Reality was that the most important person to prove something to, was me.  Once I had balanced this thought, I smiled to myself I felt a burden immediately lift from my shoulders. Especially as I had now started to teach people about removing limiting decisions in their life.

Looking at elite performers the majority are self-contained: they generally  didn’t need approval, praise, recognition or positive feedback. There are public exceptions of course  but these are the minority. The tendency was with some exceptions more successful the less they needed the acclaim, praise or recognition  of others.  On the other hand  there were some  world champions. There’s the great story about Sir Steve Redgrave and Matt Pinsent. who took years to realize that depending on the feedback they got  from their coach they would both respond differently – Matt responded well to positive feedback and Sir Steve was spurred on by negative feedback! Once they had worked it out they went onto intimidate the opposition .And that’s what we have appreciated some of the extraordinarily insightful elite performers know themselves; Like Socrates they know what they know as well as what they don’t know.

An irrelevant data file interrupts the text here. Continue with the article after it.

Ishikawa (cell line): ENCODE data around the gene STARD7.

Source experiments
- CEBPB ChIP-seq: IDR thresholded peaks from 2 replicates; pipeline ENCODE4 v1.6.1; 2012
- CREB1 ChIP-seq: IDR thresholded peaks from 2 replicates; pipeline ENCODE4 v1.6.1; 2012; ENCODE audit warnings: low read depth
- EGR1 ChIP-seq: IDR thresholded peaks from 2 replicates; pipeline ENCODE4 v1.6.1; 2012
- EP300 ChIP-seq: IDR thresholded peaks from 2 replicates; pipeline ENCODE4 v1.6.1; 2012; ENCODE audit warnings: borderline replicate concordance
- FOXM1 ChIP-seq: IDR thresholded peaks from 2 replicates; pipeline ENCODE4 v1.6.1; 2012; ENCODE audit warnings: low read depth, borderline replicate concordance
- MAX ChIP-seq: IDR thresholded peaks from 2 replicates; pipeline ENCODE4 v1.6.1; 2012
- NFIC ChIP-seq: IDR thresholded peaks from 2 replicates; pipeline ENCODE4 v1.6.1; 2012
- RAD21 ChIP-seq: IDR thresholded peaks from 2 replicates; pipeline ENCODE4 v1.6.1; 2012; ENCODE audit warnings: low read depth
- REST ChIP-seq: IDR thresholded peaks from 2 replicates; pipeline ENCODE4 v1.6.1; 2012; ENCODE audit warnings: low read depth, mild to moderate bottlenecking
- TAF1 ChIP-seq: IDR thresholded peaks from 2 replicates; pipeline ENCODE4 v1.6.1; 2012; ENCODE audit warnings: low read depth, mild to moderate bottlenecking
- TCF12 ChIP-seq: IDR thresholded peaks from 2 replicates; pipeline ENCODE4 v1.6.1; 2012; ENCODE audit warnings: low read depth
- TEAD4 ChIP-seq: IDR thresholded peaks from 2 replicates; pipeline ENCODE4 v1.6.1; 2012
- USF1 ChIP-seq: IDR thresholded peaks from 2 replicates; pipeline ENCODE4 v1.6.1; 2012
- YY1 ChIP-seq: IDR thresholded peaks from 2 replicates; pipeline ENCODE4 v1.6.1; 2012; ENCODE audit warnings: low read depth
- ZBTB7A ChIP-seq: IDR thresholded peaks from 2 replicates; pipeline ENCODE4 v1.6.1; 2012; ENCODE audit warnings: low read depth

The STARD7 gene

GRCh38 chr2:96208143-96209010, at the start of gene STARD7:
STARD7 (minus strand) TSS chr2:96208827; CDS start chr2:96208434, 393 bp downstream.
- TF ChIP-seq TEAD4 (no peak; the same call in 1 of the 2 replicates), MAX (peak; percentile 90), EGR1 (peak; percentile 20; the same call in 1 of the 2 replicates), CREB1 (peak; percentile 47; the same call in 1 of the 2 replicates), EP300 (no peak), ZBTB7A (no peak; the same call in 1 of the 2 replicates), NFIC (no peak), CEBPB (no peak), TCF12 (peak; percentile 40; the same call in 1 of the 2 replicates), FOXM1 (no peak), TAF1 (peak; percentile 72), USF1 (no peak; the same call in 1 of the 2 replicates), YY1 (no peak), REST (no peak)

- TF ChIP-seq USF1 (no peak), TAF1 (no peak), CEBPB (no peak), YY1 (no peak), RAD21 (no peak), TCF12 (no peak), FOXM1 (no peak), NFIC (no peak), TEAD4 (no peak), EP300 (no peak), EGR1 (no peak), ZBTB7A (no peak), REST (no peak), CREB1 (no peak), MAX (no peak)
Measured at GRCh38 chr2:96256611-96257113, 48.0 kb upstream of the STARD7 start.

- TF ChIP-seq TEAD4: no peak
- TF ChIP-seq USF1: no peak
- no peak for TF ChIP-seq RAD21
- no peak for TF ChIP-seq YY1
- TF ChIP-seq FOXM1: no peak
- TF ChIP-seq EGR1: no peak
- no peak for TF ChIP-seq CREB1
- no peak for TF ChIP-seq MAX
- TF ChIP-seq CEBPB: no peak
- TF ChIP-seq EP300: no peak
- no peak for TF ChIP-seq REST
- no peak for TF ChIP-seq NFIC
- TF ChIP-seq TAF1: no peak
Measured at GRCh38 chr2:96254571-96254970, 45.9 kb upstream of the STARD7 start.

A test of my own self-belief and belief in others in an organisation setting  was as one working with reserve soldiers in an operational environment. These were Bank Managers, Barristers, Firemen, Policemen, Postmen. This met initial resistance from many quarters and the viability of the operation  came to a head  at a critical point. ‘We need to sack some of them, they have performed below an acceptable standard, I was told ―’Jim is correct we need to remove some of the leaders, they were diabolical and we are about to deploy with these individuals!. These were just two of the avalanche of negative  statements that were given to me  shortly prior to deployment. These were  comments about reserve soldiers. Many who were deploying for the very first time in defence of their country and all of them would be deploying into the heartland of the enemy. I was preparing them along with a team of  regular soldiers as part of a training team. We had been working hard for three weeks (prior to this they had been selected over a period of six months and were all of a very high standard) and I believed that they were performing well. I left  them for a weekend and let them run their own training for three days. The exercise was low level, I had no doubt that they would perform well. I listened to the feedback from the instructors and indeed if everything was correct they had indeed performed well  below an acceptable standard. One I would not have tolerated had I been there. The advice I was given  was to sack people. Instinctively I knew that this was not the way forward.  I had to rearrange groups because they were not working well. I had to motivate and install confidence in individuals and in the teams.